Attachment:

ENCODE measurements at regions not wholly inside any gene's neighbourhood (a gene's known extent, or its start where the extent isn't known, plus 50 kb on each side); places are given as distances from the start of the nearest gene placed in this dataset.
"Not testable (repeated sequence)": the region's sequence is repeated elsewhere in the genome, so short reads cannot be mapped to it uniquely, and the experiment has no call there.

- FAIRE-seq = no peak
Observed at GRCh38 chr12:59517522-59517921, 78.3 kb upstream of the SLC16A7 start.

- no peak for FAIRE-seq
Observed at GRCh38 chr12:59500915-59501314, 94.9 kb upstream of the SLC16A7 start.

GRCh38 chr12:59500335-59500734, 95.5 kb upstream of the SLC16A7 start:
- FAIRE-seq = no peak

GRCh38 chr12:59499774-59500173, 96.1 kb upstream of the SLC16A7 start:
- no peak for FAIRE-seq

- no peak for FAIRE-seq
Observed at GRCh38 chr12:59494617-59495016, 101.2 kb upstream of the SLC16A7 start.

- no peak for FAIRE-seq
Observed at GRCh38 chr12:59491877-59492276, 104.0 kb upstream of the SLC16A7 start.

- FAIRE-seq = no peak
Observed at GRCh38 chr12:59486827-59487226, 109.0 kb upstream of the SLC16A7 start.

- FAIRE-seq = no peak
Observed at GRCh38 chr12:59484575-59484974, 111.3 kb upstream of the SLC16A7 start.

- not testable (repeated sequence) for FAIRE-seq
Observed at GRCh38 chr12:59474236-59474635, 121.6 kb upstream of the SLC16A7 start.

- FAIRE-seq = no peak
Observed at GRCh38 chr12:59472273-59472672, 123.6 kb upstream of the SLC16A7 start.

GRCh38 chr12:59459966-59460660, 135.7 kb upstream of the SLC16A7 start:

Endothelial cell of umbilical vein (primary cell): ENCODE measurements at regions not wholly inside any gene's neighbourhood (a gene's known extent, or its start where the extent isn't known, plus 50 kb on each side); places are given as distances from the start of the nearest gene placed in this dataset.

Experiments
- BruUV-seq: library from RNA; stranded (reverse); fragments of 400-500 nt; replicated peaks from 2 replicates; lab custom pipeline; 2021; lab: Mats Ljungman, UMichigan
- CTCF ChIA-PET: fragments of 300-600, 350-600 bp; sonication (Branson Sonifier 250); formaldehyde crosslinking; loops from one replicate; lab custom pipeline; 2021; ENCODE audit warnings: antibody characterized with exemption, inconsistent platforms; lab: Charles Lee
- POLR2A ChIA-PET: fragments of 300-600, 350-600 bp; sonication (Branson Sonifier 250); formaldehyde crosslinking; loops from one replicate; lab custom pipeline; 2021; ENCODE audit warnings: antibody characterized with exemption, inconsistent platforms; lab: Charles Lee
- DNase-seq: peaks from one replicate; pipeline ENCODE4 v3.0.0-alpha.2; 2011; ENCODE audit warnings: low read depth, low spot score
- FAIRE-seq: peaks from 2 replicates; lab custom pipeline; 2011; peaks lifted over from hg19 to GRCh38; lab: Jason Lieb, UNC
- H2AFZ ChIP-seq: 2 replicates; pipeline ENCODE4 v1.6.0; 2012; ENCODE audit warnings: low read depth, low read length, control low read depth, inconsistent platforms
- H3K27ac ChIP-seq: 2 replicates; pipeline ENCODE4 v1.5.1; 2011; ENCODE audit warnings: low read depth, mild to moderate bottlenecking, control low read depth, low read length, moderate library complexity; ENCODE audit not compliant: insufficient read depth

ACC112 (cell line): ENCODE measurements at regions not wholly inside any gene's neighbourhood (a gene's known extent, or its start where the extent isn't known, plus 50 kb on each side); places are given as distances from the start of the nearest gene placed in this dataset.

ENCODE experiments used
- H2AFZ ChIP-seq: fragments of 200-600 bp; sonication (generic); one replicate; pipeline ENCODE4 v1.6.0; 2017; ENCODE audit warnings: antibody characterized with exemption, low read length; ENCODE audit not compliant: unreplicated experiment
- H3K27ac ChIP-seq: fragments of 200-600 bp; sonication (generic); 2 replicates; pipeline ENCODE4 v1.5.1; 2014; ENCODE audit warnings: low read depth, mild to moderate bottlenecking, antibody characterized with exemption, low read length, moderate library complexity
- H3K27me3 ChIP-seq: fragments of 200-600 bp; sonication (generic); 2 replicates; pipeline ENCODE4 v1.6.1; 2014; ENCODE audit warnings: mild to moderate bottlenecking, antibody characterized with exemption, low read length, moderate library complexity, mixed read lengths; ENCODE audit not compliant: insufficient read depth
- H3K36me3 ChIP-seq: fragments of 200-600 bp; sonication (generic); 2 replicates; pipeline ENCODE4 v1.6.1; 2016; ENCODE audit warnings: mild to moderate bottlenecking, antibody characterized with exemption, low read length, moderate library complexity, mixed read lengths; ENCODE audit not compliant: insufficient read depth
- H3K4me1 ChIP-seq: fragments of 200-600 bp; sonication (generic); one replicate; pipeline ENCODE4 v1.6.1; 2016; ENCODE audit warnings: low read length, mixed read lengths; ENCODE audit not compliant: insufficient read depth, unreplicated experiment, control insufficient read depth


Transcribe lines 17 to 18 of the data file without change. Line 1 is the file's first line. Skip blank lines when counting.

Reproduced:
- FAIRE-seq = no peak
Observed at GRCh38 chr12:59484575-59484974, 111.3 kb upstream of the SLC16A7 start.